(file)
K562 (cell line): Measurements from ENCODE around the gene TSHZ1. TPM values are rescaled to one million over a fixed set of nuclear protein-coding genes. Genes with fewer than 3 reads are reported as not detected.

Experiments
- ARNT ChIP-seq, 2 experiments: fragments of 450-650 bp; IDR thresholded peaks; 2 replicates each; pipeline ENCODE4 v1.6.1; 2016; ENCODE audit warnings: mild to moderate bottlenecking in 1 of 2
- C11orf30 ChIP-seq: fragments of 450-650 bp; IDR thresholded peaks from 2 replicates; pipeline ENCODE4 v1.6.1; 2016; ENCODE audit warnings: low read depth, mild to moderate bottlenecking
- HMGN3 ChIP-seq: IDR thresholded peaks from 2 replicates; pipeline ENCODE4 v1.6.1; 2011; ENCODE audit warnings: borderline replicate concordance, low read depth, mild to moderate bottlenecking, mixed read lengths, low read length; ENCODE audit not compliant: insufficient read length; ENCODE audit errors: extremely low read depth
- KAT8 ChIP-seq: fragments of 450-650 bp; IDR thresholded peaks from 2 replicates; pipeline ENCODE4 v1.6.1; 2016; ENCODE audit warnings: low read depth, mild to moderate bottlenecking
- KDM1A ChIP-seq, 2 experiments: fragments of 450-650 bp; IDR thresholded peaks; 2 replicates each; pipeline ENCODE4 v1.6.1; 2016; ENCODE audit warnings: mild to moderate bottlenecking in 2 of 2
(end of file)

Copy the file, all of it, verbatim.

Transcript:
K562 (cell line): Measurements from ENCODE around the gene TSHZ1. TPM values are rescaled to one million over a fixed set of nuclear protein-coding genes. Genes with fewer than 3 reads are reported as not detected.

Experiments
- ARNT ChIP-seq, 2 experiments: fragments of 450-650 bp; IDR thresholded peaks; 2 replicates each; pipeline ENCODE4 v1.6.1; 2016; ENCODE audit warnings: mild to moderate bottlenecking in 1 of 2
- C11orf30 ChIP-seq: fragments of 450-650 bp; IDR thresholded peaks from 2 replicates; pipeline ENCODE4 v1.6.1; 2016; ENCODE audit warnings: low read depth, mild to moderate bottlenecking
- HMGN3 ChIP-seq: IDR thresholded peaks from 2 replicates; pipeline ENCODE4 v1.6.1; 2011; ENCODE audit warnings: borderline replicate concordance, low read depth, mild to moderate bottlenecking, mixed read lengths, low read length; ENCODE audit not compliant: insufficient read length; ENCODE audit errors: extremely low read depth
- KAT8 ChIP-seq: fragments of 450-650 bp; IDR thresholded peaks from 2 replicates; pipeline ENCODE4 v1.6.1; 2016; ENCODE audit warnings: low read depth, mild to moderate bottlenecking
- KDM1A ChIP-seq, 2 experiments: fragments of 450-650 bp; IDR thresholded peaks; 2 replicates each; pipeline ENCODE4 v1.6.1; 2016; ENCODE audit warnings: mild to moderate bottlenecking in 2 of 2